You Can’t Tell Me What to Do
Part two of a series on practical wisdom.
I have a friend whose toilet acts up sometimes. Her plumber always fixes it, but before he does he explains in minutely technical detail which part he is going to replace using which tools. My friend listens patiently. But man, she does not care. She just wants the toilet fixed. And it is, after the lecture. The guy does a good job.
That is what an expert should be: someone who cares passionately at the atomic level for the workings of a thing so you don’t have to. He has mastered every mechanism at the heart of his subject, learning in the process how to fix what’s broken.
The expert’s knowledge is a joyous thing in itself for him, but it doesn’t have the same intrinsic value for the rest of us: my friend is bored stiff by the plumber’s discourses on mechanical engineering. The value of his knowledge for her is in the results it produces: she pays him to fix the damn pipes.
Now imagine if the plumber, in his latest disquisition on fluid mechanics, explained how his advanced research uncovered a new discovery about toilets. They are not, after all, supposed to flush! Your desire for one that does is based on outmoded assumptions. So instead of “fixing” this broken toilet, we must leave it to overflow in its unique toiletude.
My friend would fire that plumber, and rightly so. No matter how much knowledge he has which she does not, she has authority to say whether his knowledge is producing the results it should. She is the last word in her house on good and bad results—not the expert.
Our present crisis of leadership is exactly like a plumber who tells us we are wrong about what we should want from our toilets. Rates of depression and suicide are skyrocketing. The American middle class is vanishing. We are one year into our “fifteen days to slow the spread” of the novel coronavirus. When we point these things out, we are told that no actually, studies show high immigration is good for the economy; poor white Americans are suffering because they’re miserable failures; wearing two masks for years on end was always just “common sense.”
We the unwashed are not considered worthy to protest because we are insufficiently informed. Even if we knew the facts, it would just confuse our poor noggins: that was the express reason why California’s state health officials refused to publish data on coronavirus infections. It would “mislead and create greater uncertainty” for those not equipped to handle the truth.
We have been judged incapable of exercising practical wisdom: of assessing the situation we find ourselves in and responding decisively to it based on our values. Things are just too complicated now, say the experts, for us to make those decisions in a responsible way.
But that was never a legitimate argument. It can indeed be risky to make decisions for yourself based on limited information, in a world whose complexity seems to be multiplying exponentially by the microsecond. But even in the bygone days of primitive antiquity, the right to make one’s own decisions was never contingent on having all the information.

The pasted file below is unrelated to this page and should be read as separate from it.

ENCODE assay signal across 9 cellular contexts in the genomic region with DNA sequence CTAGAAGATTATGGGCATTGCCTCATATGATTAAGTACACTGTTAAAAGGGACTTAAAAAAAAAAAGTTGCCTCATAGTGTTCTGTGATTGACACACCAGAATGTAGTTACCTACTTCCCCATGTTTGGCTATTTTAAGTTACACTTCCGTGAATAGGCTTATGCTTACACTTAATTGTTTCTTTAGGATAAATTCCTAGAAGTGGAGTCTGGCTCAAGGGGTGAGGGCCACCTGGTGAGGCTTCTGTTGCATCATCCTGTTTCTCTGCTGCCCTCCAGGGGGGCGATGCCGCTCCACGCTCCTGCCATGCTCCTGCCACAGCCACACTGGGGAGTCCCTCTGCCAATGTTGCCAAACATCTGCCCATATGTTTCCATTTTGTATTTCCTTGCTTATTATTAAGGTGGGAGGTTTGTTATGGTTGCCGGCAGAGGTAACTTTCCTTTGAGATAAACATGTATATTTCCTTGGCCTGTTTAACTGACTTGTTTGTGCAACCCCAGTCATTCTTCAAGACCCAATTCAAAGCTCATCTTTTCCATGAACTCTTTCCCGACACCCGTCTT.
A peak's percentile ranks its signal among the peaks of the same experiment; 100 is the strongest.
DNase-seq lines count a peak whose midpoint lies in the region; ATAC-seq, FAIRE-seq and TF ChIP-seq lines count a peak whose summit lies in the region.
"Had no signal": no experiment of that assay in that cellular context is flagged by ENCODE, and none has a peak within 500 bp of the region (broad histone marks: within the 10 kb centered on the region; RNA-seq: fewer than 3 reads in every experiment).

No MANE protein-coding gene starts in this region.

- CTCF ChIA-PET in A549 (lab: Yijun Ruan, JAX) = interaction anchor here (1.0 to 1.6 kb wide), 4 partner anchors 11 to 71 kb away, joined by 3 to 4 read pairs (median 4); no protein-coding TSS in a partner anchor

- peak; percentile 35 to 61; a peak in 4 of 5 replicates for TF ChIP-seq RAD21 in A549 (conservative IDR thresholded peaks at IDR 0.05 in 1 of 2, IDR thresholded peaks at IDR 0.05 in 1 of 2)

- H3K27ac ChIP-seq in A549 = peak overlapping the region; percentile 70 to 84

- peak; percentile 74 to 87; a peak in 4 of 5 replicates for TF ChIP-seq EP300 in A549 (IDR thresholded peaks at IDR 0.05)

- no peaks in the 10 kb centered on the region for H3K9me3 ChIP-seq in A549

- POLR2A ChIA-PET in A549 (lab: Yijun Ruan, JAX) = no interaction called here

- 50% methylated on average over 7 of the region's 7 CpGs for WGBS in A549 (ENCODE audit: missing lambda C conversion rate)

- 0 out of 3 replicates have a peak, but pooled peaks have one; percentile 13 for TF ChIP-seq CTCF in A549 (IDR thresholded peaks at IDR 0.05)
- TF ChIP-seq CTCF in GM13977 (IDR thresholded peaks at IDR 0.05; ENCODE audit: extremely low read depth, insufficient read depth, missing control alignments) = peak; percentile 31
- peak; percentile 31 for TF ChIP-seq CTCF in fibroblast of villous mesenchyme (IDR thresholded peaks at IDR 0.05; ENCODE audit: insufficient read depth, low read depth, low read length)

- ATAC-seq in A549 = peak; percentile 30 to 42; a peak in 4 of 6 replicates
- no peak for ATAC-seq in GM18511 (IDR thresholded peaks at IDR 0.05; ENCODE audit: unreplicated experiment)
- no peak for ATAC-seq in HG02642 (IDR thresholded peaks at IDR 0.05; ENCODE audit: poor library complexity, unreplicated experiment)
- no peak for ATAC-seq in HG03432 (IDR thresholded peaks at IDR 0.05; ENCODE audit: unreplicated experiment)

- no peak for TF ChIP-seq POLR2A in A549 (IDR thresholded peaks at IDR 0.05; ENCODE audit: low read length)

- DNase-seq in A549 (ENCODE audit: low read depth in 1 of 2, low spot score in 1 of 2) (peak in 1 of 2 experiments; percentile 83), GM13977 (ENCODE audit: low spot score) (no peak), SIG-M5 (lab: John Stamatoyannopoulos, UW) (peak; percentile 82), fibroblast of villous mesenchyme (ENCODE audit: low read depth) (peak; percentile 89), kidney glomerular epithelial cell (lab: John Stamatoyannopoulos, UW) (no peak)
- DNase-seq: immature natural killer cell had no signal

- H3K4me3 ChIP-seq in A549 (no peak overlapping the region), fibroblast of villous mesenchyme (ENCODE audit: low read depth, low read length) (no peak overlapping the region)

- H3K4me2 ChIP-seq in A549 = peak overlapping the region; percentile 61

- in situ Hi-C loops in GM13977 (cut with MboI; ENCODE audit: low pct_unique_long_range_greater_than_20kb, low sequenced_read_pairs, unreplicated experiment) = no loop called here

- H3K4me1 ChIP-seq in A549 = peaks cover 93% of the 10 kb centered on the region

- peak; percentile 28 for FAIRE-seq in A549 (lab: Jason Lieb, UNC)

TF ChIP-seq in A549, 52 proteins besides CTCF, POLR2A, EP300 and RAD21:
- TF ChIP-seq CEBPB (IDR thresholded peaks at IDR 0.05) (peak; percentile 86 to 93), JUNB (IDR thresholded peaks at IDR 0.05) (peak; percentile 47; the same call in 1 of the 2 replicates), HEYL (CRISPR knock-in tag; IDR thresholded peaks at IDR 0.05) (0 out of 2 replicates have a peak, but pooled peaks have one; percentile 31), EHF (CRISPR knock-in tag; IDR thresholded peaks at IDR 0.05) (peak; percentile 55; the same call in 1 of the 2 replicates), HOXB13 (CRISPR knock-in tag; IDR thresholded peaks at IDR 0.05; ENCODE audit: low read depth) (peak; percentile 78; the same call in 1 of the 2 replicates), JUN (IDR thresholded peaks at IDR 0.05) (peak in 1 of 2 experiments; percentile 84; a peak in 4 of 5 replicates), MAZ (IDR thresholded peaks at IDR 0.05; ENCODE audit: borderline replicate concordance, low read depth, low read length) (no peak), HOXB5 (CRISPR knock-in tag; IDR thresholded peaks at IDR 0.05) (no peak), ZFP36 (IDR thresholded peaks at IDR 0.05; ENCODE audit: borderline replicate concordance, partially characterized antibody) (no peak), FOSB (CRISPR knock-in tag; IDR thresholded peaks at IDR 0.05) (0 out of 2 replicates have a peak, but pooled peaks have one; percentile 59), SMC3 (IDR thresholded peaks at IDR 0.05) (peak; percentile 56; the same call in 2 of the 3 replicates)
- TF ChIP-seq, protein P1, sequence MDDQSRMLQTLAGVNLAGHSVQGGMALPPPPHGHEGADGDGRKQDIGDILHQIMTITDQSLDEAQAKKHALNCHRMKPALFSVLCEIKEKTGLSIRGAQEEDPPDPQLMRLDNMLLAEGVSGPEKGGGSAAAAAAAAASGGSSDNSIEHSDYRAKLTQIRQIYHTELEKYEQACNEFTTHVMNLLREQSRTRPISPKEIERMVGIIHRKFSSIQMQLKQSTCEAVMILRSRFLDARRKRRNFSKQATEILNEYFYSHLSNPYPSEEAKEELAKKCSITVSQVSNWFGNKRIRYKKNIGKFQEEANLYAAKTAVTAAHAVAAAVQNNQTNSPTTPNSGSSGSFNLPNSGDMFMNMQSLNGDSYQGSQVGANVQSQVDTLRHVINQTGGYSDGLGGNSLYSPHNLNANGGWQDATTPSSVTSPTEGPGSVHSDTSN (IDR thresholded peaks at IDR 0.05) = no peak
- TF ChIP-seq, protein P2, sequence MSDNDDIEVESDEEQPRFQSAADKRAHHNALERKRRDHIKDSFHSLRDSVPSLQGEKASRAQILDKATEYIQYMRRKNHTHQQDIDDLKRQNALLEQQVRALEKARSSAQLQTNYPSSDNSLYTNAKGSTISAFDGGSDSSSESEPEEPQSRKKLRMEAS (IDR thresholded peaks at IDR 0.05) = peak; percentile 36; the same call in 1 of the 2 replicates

The people who built this nation were not entitled to declare independence and then write a Constitution because they knew more about military technology than the British Army did. They knew less. But they knew what only a self-governing people can judge for themselves: they knew the present state of affairs was intolerable, and morally wrong.
You, too, have knowledge no expert has—knowledge which has been mocked as worthless, but which is nevertheless indispensable. You know, or can discover, what is not working in your life.
A small, apolitical example: Experts say eggs are good for you, then they’re bad for you, now they’re good for you again. The studies constantly contradict themselves because in fact you alone can learn, through trial and error, how many eggs and when will have you feeling and looking your best. Aristotle explains why: “the science of medicine does not control health. It studies how to procure it. Medicine gives instructions in the interest of health, not to health” (emphasis added). So too, “wisdom produces flourishing.” If it does not, it is not wisdom.
Advice from experts? Sure. Necessary, even. But plumbers who talk us into wallowing in our own filth? We would be mad to let them. Medicine has no authority to tell health it is sickness, or to tell obesity it is health—as Cosmopolitan famously did last year. Expertise has no authority to tell flourishing it is misery, or misery that it is flourishing. To do so is a gross perversion of the sciences and an affront to human dignity. We have a right to tell these clowns to pound sand.
Often Spencer puts my thoughts into words - except in a far more articulate and interesting fashion than I am capable.
Great essay. This applies in spades to philosophy profs who take your money to teach you there is no such thing as truth. All while they insist on the inviolateness of their status and the self evident rectitude of their politics. Talk about telling the customer that the toilet is actually supposed to overflow.